is located in the interior of the window signal F, centered in the middle of two pulses CS corresponding with two synchronization holes surrounding this finger.

The second monostable 36 permits the adjustment of the width T of the windows F,, F F etc. to a correct value by keeping in mind the accepted tolerances for the positions of the fingers. If the first case (finger 9 present) is considered, the pulse CD is located in the interior of the window F,. This pulse is a negative one which drops to logic zero at the instant 1 to rise again to logic I at the instant 1,, with 1, 1 1, and 1, 1,, 1, (see FIG. 5e). At the moment at which the window F, is generated (instant I the recognition circuit of the ascending front 37 causes the flip-flop 38 (state I) to rise. In the output Q of that flip-flop, the signal B is received which is sent to the second input ofthe comparison circuit 39. This signal B which rises to logic I at the :instant 1 drops again to logic zero at the instant 1 in which the pulse CD appears (flip-flop 38) at the zero state. It may be seen then, that when a finger is present, the output of the flip-flop is reduced to' zero before the closing of the window F, (instant 1,).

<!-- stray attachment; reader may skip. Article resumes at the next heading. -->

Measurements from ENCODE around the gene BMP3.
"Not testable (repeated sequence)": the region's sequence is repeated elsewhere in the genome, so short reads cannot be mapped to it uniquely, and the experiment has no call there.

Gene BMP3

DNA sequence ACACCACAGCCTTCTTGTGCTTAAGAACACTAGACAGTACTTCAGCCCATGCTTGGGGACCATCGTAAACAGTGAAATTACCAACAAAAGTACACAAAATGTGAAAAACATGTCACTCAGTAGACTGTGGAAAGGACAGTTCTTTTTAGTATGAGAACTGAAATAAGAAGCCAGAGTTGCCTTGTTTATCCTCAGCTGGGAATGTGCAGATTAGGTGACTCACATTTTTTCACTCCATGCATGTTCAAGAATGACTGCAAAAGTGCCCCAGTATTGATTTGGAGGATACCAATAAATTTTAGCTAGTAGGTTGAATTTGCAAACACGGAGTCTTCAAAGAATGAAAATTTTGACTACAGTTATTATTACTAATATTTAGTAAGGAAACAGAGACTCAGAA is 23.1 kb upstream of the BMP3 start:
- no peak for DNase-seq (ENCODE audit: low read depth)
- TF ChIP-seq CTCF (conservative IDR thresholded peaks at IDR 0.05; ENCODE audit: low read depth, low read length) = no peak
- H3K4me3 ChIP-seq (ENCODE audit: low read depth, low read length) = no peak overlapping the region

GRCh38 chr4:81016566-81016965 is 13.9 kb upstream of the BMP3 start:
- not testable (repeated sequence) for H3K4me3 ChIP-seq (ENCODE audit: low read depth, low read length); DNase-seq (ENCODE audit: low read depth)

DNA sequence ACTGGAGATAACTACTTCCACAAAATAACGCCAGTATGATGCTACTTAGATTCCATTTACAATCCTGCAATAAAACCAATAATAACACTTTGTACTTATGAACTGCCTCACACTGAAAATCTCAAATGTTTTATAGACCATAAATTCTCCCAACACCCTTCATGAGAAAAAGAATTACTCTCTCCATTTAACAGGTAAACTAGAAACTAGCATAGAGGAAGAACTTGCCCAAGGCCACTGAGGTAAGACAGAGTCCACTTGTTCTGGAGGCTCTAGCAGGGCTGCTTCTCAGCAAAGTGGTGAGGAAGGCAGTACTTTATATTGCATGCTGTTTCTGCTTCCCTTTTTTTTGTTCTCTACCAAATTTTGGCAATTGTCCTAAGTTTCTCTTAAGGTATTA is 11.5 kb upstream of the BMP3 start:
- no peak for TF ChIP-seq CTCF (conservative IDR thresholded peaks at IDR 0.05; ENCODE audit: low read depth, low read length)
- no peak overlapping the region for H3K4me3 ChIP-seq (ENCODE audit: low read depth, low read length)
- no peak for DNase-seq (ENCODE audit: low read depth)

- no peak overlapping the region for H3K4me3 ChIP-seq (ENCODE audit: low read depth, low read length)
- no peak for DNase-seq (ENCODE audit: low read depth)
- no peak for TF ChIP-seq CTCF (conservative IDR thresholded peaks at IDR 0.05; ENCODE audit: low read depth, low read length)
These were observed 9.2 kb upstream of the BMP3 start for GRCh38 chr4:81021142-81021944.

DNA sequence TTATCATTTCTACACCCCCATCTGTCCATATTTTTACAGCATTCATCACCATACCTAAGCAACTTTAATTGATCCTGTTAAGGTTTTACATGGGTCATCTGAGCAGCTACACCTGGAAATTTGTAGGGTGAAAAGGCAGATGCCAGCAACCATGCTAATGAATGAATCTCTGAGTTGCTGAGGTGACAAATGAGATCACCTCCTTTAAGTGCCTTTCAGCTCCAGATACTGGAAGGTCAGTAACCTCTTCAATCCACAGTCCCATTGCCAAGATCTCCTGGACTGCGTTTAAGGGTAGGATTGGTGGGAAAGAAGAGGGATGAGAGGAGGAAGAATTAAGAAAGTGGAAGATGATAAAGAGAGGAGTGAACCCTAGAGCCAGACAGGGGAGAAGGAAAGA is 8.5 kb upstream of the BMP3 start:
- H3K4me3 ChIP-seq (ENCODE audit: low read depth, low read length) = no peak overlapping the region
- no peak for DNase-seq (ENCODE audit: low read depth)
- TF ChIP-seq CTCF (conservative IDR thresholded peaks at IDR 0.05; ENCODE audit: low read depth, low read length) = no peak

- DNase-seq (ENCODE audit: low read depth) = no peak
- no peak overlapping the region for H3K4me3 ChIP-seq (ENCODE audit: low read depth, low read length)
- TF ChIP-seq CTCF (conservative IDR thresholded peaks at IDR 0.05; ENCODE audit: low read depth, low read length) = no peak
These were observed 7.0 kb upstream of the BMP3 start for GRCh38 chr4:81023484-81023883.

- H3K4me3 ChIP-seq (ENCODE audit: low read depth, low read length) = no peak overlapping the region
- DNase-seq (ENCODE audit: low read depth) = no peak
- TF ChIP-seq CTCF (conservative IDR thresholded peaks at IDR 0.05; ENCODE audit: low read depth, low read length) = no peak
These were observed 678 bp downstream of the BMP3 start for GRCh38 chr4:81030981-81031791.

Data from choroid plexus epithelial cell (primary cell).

From this it follows that to verify whether a finger is present it suffices that the flip-flop 38 not be in the state 1 (signal B equal to logic 1 outside the window F corresponding with that finger (windows F,, F F etc. This verification is performed by the comparison circuit 39. The latter is a simple AND gate which,

in the case of the present design, consists of the association in series of a NOT-AND circuit 40 (more commonly called NAND according to the Anglo-Saxon terminology) and an inverter 41.